Shares of natural gas producers jumped Monday as Exxon Mobil Inc.'s $29 billion acquisition of XTO Energy Inc. set off a flurry of talk about more big buyouts.
The acquisition caught many in the industry by surprise, even though the huge bankrolls of major oil producers have led to speculation over the past year that consolidation in the energy sector was imminent.
But Exxon hasn't made a sizable acquisition since 1999, when it pulled off what was then the largest buyout ever _ its $75 billion acquisition of Mobil.
That set off talk of who might follow Exxon, or if anyone even has the financial heft if they wanted to.
A number of analysts say that by Exxon's own actions, the company may have made it more difficult for competitors to pull off another buyout.
Shares of energy companies like Teradyne Inc. rose by as much as 7 percent.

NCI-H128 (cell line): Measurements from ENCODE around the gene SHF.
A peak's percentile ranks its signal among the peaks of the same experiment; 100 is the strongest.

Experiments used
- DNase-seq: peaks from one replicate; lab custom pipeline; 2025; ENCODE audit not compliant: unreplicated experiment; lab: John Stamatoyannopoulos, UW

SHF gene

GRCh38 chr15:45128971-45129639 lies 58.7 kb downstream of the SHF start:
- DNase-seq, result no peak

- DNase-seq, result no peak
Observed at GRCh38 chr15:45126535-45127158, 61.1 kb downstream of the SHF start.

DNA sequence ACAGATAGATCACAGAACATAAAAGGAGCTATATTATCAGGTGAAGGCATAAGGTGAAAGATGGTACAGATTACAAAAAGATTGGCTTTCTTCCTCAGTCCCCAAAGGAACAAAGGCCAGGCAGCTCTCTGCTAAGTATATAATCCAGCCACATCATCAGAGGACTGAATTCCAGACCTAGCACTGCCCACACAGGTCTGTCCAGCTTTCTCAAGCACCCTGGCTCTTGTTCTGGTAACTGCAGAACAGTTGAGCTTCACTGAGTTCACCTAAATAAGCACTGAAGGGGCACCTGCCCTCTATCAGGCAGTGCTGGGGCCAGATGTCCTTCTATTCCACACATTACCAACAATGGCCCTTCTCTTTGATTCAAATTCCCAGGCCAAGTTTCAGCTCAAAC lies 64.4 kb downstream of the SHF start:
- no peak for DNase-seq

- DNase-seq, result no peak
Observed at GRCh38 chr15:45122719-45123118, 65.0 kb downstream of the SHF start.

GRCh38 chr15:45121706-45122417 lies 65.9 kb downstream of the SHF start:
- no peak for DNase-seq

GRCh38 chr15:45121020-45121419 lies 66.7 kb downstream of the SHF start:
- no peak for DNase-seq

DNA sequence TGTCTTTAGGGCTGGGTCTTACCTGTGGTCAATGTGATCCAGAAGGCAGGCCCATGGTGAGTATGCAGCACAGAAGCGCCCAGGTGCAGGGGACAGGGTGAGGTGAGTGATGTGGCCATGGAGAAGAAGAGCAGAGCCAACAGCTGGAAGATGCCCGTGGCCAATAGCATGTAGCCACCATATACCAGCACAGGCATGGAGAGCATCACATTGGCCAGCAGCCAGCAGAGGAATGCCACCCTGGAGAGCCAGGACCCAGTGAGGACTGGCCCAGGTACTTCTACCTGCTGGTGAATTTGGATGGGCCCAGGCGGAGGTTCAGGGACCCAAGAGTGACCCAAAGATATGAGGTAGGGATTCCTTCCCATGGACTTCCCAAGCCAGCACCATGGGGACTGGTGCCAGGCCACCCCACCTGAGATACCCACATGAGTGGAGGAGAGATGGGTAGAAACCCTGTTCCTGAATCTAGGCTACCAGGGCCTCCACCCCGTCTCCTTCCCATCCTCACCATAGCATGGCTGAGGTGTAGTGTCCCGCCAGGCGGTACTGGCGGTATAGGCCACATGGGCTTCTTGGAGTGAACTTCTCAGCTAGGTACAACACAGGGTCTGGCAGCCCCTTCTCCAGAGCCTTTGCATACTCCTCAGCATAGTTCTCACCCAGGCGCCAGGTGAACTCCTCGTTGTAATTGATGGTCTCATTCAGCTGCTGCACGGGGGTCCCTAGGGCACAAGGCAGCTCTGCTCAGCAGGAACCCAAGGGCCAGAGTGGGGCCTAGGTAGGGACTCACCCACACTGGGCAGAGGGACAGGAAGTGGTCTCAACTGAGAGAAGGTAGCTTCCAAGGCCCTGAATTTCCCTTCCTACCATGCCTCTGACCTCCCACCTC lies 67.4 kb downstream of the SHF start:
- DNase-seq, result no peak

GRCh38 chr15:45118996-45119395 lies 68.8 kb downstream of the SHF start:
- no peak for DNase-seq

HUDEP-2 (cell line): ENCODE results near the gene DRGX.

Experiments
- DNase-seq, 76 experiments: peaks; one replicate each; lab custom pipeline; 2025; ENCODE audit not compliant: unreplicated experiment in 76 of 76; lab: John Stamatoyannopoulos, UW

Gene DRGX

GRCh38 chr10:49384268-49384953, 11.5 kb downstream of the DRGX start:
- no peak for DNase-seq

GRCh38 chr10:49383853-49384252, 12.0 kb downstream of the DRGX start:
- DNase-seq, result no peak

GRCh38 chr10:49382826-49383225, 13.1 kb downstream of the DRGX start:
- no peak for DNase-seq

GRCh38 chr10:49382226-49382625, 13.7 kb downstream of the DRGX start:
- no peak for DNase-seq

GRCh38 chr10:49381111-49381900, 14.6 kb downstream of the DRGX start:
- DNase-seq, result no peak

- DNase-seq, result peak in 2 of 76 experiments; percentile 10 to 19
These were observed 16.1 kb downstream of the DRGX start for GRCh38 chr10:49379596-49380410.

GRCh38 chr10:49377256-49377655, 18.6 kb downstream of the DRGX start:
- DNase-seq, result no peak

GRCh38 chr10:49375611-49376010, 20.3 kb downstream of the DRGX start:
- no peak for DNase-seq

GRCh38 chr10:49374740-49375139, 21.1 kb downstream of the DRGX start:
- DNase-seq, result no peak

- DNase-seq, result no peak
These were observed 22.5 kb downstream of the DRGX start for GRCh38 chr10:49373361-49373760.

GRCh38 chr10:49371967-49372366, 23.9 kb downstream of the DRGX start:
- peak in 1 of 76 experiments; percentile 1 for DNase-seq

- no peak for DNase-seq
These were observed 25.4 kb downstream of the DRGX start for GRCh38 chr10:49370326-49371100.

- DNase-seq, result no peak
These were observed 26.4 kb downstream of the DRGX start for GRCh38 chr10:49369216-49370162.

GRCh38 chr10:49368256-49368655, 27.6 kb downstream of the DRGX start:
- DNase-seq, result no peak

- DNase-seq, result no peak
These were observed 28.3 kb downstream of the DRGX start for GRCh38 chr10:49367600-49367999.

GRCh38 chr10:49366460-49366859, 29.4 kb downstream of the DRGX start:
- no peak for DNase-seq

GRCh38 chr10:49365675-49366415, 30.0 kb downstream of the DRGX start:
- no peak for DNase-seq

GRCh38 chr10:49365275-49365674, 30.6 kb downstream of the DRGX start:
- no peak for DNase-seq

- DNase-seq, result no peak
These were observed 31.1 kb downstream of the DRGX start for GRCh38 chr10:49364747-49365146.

"High-impact mergers may not be forthcoming due to relatively higher equity valuations for many peers," said Morgan Keegan analyst Chris Pikul. He added that some majors such as BP and Chevron already have positions in U.S. natural gas through joint ventures.
And when it comes to spending money, no one rivals Exxon. The company, based in Irving, Texas, turned a profit of $45.2 billion last year, breaking its own record for a U.S. company.
"There is really no other integrated oil companies able to withstand an acquisition of this size," he said.
Exxon is also taking on $10 billion of XTO's debt.
BMO Capital Markets analyst Dan McSpirit said Exxon, by taking first pick in the industry, may have selected the best company out there in the context of a major oil producer.
"There are only a few of these companies that control land positions of size that could create large-scale operations that would be attractive to a major," McSpirit said.
If rivals do move in, Devon Energy Corp., Chesapeake Energy Corp., Southwestern Energy Co., Range Resources Corp. and Petrohawk Energy Corp. "share the similar DNA to XTO," McSpirit said.